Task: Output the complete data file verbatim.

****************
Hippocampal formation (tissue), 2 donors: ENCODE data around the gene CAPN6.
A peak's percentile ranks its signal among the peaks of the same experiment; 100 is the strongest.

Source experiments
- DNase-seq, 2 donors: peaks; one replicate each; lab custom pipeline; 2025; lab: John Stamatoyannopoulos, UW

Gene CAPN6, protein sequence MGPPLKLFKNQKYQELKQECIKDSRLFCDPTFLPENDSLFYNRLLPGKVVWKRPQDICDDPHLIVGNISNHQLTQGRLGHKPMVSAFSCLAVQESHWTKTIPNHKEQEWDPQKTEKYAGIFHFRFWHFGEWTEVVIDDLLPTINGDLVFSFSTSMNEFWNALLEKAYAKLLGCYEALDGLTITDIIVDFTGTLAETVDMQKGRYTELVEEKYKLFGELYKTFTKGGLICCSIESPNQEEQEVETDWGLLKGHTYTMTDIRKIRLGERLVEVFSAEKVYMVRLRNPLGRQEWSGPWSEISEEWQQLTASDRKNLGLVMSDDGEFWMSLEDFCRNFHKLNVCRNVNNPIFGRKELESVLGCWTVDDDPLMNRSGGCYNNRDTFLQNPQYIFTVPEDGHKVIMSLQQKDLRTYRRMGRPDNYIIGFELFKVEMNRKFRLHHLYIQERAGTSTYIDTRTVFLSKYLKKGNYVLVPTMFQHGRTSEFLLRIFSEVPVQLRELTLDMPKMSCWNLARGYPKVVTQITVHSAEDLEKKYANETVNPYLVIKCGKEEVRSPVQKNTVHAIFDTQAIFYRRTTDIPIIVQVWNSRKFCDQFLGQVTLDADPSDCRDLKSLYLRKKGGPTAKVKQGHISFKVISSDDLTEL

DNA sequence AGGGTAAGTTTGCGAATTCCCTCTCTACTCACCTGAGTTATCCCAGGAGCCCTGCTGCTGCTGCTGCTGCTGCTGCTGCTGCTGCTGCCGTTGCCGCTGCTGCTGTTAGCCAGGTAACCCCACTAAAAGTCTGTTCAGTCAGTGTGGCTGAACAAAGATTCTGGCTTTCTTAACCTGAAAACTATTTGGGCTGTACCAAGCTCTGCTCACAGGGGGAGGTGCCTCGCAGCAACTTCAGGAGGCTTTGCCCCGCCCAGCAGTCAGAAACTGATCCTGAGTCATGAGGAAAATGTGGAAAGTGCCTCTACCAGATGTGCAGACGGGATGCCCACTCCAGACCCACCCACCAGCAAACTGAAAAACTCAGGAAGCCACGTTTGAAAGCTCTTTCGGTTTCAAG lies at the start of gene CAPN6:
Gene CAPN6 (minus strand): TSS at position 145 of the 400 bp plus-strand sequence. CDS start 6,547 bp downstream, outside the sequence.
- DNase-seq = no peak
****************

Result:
Hippocampal formation (tissue), 2 donors: ENCODE data around the gene CAPN6.
A peak's percentile ranks its signal among the peaks of the same experiment; 100 is the strongest.

Source experiments
- DNase-seq, 2 donors: peaks; one replicate each; lab custom pipeline; 2025; lab: John Stamatoyannopoulos, UW

Gene CAPN6, protein sequence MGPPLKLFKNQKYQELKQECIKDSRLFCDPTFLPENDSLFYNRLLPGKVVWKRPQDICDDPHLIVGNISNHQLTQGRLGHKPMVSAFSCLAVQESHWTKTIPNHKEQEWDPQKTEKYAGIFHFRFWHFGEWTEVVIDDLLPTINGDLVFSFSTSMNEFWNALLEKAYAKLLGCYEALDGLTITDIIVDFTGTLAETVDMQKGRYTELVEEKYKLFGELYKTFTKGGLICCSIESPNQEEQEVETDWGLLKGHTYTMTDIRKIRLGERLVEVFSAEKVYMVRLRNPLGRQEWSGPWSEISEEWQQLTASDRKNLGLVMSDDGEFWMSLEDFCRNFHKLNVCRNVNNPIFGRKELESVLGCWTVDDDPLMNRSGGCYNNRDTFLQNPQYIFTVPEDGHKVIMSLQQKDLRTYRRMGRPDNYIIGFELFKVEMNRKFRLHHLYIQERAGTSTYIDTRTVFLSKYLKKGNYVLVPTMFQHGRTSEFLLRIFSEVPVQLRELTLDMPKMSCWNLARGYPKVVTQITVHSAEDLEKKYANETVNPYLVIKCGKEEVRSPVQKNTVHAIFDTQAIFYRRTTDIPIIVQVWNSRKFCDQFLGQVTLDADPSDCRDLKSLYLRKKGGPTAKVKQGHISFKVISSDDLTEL

DNA sequence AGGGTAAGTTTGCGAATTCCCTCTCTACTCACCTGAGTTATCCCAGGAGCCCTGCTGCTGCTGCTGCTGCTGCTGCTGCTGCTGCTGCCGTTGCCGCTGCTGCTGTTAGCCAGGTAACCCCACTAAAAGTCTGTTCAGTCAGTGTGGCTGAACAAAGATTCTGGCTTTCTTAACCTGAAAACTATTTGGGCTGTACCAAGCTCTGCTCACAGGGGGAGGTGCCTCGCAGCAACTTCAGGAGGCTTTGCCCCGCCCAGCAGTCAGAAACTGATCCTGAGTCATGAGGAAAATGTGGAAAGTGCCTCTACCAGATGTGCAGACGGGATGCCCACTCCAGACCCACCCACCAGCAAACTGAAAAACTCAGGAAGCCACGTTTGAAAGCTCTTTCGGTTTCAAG lies at the start of gene CAPN6:
Gene CAPN6 (minus strand): TSS at position 145 of the 400 bp plus-strand sequence. CDS start 6,547 bp downstream, outside the sequence.
- DNase-seq = no peak